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When I looked up the word hail in Longman Online Dictionary and Oxford Advanced Dictionary Online, I saw it has been marked as transitive verb. I also noticed by someone's note that a verb followed by a preposition is not be categorized as transitive verb. For example in:

I came to his home

=> come is still intransitive verb.

So could you point out to me the role of as in the example below:

The conference was hailed as a great success.

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The function of ‘as’ in your example might be better understood in the active construction ‘They hailed the conference as a great success.’ ‘They’ is the subject, ‘hailed’ is the verb and ‘the conference’ is the object. ‘As a great success’ is an object predicative; that is, in the words of the ‘Longman Student Grammar of Spoken and Written English’, ‘a clause element that occurs after the object and characterizes the object’.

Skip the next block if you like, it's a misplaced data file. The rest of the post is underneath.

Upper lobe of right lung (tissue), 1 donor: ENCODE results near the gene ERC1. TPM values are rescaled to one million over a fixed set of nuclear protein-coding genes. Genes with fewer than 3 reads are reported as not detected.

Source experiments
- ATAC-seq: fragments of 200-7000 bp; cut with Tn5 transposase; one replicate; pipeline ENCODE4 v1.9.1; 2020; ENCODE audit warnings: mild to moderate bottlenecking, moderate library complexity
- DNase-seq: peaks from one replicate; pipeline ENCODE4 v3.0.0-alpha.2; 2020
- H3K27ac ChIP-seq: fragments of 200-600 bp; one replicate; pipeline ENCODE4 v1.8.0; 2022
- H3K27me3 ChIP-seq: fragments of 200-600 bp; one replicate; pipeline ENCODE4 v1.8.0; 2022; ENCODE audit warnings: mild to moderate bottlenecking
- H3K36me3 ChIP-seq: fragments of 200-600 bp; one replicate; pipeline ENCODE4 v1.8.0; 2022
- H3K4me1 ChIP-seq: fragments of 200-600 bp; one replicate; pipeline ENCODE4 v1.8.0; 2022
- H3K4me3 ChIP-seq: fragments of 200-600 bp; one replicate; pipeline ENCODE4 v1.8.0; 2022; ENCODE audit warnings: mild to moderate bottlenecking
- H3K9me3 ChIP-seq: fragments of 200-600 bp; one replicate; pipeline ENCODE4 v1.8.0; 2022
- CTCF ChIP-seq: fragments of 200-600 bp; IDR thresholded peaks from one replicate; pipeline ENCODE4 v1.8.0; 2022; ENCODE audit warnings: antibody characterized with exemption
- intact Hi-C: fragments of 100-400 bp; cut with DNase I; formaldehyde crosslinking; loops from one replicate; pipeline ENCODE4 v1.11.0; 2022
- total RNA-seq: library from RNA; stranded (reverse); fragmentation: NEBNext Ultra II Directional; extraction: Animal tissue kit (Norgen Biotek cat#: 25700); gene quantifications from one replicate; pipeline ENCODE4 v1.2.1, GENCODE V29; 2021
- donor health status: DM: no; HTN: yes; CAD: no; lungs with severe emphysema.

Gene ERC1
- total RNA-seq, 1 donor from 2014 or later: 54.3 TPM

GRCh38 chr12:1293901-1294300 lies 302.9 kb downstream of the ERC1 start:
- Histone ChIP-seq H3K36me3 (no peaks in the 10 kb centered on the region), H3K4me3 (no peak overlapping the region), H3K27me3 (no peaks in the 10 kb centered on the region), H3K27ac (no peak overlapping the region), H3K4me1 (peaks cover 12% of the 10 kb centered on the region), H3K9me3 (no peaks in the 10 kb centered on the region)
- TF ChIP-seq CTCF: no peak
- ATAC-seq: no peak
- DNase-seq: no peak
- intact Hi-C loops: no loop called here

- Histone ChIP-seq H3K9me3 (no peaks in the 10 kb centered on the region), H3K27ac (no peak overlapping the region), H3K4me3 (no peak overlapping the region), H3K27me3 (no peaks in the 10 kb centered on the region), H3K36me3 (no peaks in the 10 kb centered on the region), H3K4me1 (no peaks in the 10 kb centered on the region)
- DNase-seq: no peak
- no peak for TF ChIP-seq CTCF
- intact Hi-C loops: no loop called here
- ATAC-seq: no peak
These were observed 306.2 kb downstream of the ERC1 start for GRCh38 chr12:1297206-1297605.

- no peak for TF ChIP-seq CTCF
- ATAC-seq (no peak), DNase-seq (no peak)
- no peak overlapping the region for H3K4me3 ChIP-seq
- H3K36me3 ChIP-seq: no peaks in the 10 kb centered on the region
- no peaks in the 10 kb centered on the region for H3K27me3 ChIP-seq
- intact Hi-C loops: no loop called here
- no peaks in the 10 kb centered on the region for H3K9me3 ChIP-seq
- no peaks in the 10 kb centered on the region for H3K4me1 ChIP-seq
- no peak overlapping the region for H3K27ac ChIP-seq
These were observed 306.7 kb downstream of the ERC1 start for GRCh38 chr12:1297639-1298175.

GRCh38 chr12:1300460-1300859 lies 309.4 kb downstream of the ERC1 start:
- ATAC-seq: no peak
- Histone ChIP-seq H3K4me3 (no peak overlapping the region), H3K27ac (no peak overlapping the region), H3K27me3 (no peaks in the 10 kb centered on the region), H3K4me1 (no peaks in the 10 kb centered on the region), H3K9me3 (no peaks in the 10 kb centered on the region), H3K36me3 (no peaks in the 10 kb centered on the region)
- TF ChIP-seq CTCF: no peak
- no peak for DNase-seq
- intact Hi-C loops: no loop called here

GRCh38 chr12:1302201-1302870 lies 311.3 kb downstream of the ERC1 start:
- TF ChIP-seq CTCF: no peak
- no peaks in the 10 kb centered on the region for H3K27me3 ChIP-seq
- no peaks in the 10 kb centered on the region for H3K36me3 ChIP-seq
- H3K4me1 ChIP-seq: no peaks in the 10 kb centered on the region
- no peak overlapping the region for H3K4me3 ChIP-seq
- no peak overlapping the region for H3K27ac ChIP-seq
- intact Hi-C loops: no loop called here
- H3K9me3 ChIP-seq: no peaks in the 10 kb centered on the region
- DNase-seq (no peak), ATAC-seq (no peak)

In this construction, ‘as’ may be omitted, leaving ‘They hailed the conference a great success.’ The use of ‘as’, together with ‘like’, is an interesting and complex topic. If you are a foreign learner, you should seek advice on its use from a qualified English teacher, or from an appropriate grammar book.

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